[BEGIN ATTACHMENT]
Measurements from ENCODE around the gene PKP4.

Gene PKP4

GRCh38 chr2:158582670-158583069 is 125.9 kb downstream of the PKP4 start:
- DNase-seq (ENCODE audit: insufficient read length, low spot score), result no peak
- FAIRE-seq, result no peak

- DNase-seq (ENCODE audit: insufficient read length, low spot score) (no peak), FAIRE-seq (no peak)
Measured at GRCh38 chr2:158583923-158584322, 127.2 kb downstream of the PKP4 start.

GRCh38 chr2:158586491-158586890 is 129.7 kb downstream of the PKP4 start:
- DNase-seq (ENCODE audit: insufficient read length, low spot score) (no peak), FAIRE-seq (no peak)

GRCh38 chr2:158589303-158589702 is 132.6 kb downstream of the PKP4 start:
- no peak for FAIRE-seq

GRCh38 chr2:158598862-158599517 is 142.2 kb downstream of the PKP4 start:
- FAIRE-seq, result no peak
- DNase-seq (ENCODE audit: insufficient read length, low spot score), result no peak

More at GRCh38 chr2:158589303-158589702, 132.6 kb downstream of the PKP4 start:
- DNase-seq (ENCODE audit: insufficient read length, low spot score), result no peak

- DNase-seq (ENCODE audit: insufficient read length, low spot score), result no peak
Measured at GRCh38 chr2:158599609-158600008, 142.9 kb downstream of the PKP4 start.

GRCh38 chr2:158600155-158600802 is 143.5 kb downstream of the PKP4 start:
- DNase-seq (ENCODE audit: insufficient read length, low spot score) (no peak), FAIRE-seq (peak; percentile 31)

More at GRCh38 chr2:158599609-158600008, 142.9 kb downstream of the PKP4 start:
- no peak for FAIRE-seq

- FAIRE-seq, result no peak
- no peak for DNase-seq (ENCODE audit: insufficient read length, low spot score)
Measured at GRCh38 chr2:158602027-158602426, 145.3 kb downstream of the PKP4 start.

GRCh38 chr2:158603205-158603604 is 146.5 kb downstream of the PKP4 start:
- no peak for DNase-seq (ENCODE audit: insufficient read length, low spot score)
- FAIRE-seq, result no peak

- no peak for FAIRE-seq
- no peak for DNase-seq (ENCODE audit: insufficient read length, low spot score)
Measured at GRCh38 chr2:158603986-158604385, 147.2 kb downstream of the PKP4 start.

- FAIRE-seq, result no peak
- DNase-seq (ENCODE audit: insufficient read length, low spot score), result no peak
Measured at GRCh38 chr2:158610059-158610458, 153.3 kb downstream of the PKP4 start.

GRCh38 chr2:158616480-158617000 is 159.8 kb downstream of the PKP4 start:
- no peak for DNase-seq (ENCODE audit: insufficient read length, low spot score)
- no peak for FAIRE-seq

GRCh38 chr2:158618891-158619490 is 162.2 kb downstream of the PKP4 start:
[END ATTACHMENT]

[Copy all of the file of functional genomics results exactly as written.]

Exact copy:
Measurements from ENCODE around the gene PKP4.

Gene PKP4

GRCh38 chr2:158582670-158583069 is 125.9 kb downstream of the PKP4 start:
- DNase-seq (ENCODE audit: insufficient read length, low spot score), result no peak
- FAIRE-seq, result no peak

- DNase-seq (ENCODE audit: insufficient read length, low spot score) (no peak), FAIRE-seq (no peak)
Measured at GRCh38 chr2:158583923-158584322, 127.2 kb downstream of the PKP4 start.

GRCh38 chr2:158586491-158586890 is 129.7 kb downstream of the PKP4 start:
- DNase-seq (ENCODE audit: insufficient read length, low spot score) (no peak), FAIRE-seq (no peak)

GRCh38 chr2:158589303-158589702 is 132.6 kb downstream of the PKP4 start:
- no peak for FAIRE-seq

GRCh38 chr2:158598862-158599517 is 142.2 kb downstream of the PKP4 start:
- FAIRE-seq, result no peak
- DNase-seq (ENCODE audit: insufficient read length, low spot score), result no peak

More at GRCh38 chr2:158589303-158589702, 132.6 kb downstream of the PKP4 start:
- DNase-seq (ENCODE audit: insufficient read length, low spot score), result no peak

- DNase-seq (ENCODE audit: insufficient read length, low spot score), result no peak
Measured at GRCh38 chr2:158599609-158600008, 142.9 kb downstream of the PKP4 start.

GRCh38 chr2:158600155-158600802 is 143.5 kb downstream of the PKP4 start:
- DNase-seq (ENCODE audit: insufficient read length, low spot score) (no peak), FAIRE-seq (peak; percentile 31)

More at GRCh38 chr2:158599609-158600008, 142.9 kb downstream of the PKP4 start:
- no peak for FAIRE-seq

- FAIRE-seq, result no peak
- no peak for DNase-seq (ENCODE audit: insufficient read length, low spot score)
Measured at GRCh38 chr2:158602027-158602426, 145.3 kb downstream of the PKP4 start.

GRCh38 chr2:158603205-158603604 is 146.5 kb downstream of the PKP4 start:
- no peak for DNase-seq (ENCODE audit: insufficient read length, low spot score)
- FAIRE-seq, result no peak

- no peak for FAIRE-seq
- no peak for DNase-seq (ENCODE audit: insufficient read length, low spot score)
Measured at GRCh38 chr2:158603986-158604385, 147.2 kb downstream of the PKP4 start.

- FAIRE-seq, result no peak
- DNase-seq (ENCODE audit: insufficient read length, low spot score), result no peak
Measured at GRCh38 chr2:158610059-158610458, 153.3 kb downstream of the PKP4 start.

GRCh38 chr2:158616480-158617000 is 159.8 kb downstream of the PKP4 start:
- no peak for DNase-seq (ENCODE audit: insufficient read length, low spot score)
- no peak for FAIRE-seq

GRCh38 chr2:158618891-158619490 is 162.2 kb downstream of the PKP4 start: